Copilot
Your everyday AI companion
  1. Featured on Bing- September 16, 2018

    Mexico celebrates its Independence Day

    September 16 is Independence Day in Mexico, and visitors here in Mexico City can expect fireworks, fiestas, and décor in the colors of the Mexican flag—red, white, and green. In Mexico City, Independence Day festivities begin with a reenactment of the ‘Grito de Dolores’ (Cry of Dolores), an event in 1810 when priest Miguel Hidalgo rang the bell of his church and called for a revolt from Spain. Each year, on the eve of Independence Day, Mexico’s president rings the same bell that Hidalgo rang and delivers a patriotic speech at the National Palace.
    September 16 is Independence Day in Mexico, and visitors here in Mexico City can expect fireworks, fiestas, and décor in the colors of the Mexican flag—red, white, and green. In Mexico City, Independence Day festivities begin with a reenactment of the ‘Grito de Dolores’ (Cry of Dolores), an event in 1810 when priest Miguel Hidalgo rang the bell of his church and called for a revolt from Spain. Each year, on the eve of Independence Day, Mexico’s president rings the same bell that Hidalgo rang and delivers a patriotic speech at the National Palace.
  2. Wikipedia Icon
    See more
    See more
    See all on Wikipedia
    See more

    The Monument to the Revolution (Spanish: Monumento a la Revolución) is a memorial arch commemorating the Mexican Revolution. It is located in the Plaza de la República, near the heart of the major thoroughfares Paseo de la Reforma and Avenida de los Insurgentes in downtown Mexico City. The … See more

    Legislative building
    The building was initially planned as the Palacio Legislativo Federal (Federal Legislative Palace) during the regime of president … See more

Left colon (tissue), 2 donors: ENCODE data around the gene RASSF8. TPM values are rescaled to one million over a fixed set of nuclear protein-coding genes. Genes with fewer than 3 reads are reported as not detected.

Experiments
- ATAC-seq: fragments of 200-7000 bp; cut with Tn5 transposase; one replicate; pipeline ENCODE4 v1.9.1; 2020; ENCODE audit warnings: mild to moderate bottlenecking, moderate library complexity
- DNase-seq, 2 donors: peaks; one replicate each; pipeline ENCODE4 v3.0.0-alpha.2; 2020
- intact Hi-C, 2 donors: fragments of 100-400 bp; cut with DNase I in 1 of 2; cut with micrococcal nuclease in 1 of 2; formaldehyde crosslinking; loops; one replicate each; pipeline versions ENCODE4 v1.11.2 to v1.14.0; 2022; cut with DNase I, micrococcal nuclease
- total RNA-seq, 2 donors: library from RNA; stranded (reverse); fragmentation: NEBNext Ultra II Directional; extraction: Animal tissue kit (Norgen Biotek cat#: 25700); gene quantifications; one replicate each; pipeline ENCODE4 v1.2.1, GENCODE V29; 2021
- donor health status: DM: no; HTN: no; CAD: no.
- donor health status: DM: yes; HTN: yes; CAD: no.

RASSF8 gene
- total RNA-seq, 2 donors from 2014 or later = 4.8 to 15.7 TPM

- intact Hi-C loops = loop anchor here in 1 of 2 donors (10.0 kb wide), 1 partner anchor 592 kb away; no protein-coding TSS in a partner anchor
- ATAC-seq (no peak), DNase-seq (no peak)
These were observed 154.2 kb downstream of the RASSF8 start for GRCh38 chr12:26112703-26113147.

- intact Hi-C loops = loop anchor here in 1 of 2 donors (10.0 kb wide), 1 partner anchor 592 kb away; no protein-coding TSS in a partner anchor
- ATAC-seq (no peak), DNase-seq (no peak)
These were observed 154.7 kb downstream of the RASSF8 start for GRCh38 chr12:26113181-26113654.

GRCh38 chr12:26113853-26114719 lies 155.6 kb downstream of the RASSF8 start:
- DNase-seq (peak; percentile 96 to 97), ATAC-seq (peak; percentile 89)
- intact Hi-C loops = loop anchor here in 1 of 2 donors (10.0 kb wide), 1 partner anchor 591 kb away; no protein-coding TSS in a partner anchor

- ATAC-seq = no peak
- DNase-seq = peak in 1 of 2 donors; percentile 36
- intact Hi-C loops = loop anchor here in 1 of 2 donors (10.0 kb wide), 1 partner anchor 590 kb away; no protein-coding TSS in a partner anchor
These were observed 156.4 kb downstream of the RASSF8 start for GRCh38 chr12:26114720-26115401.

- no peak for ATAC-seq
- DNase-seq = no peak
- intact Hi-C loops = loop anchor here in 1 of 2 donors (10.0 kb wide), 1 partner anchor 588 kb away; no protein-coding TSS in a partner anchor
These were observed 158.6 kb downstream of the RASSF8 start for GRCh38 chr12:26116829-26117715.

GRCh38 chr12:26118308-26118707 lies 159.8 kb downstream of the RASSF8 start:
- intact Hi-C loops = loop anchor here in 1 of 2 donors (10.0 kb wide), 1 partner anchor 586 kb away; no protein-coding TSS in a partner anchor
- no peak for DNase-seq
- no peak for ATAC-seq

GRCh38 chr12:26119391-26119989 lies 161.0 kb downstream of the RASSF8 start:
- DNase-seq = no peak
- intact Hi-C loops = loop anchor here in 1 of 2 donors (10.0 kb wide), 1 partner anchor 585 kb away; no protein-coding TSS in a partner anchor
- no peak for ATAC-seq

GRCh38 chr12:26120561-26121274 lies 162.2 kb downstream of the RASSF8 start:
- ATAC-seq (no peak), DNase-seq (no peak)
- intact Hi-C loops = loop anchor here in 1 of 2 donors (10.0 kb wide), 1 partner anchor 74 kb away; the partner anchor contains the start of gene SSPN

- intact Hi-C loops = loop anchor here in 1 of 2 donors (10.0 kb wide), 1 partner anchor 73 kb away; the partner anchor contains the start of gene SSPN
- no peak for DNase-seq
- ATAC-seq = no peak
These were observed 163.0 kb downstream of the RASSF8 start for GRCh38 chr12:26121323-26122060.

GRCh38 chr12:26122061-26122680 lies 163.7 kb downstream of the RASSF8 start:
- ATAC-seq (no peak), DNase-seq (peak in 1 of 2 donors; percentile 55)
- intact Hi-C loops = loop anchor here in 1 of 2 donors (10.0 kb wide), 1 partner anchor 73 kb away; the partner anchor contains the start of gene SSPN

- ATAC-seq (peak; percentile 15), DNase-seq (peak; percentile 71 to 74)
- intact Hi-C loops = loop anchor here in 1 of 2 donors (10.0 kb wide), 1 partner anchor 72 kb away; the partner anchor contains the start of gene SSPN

Overview image
    Wikipedia text under CC-BY-SA license
    Feedback
  3. People also ask
    Where is the Revolution Monument in Mexico City?
    An icon in Mexico City, the Revolution Monument or Monumento a la Revolución is also known as the Arch of the Revolution. It is located on Plaza de la Republica between downtown Reforma and Insurgentes, and has long been a premier tourist attraction, one of the capital’s architectural must-sees.
    www.mexconnect.com/articles/3945-mexico-city-s-revolut…
    How tall is the Monumento a la Revolución?
    At 220 feet tall, the Monumento a la Revolución (Monument to the Revolution) is the tallest triumphal arch in the world. And while many people admire it as they explore downtown Mexico City, not everyone realizes how much is going on inside this huge monument to the Mexican Revolution.
    www.atlasobscura.com/places/monumento-a-la-revolucion
    Who died in the Mexican Revolution Monument?
    Three of the illustrious men interred in the Revolution Monument — Carranza, Madero and Villa — met death at the hands of assassin’s bullets (although some say Carranza committed suicide, during an ambush in Tlaxcalantongo in the Sierra Norte de Puebla mountains in 1920).
    www.mexconnect.com/articles/3945-mexico-city-s-revolut…
    How long did the Museo Nacional de la Revolución last?
    Underlying the plaza and monument, the spruced-up Museo Nacional de la Revolución covers a 63-year period, from the implementation of the constitution guaranteeing human rights in 1857 to the installation of the post-revolutionary government in 1920. Explanatory text is in Spanish only.
    www.lonelyplanet.com/mexico/mexico-city/alameda-centr…
  4. WebJun 8, 2020 · Learn about the history, architecture and significance of the Revolution Monument, a symbol of Mexico City's cultural and political heritage. Explore the panoramic elevator, the sculptures, the museum, …

  5. The Complete Visitor's Guide to Monumento a la Revolución

  6. Monumento a la Revolución mexicana: la historia …

    WebNov 20, 2019 · Monumento a la Revolución mexicana: la historia detrás del ambicioso proyecto que quedó inconcluso y se convirtió en emblema de Ciudad de México Redacción BBC News Mundo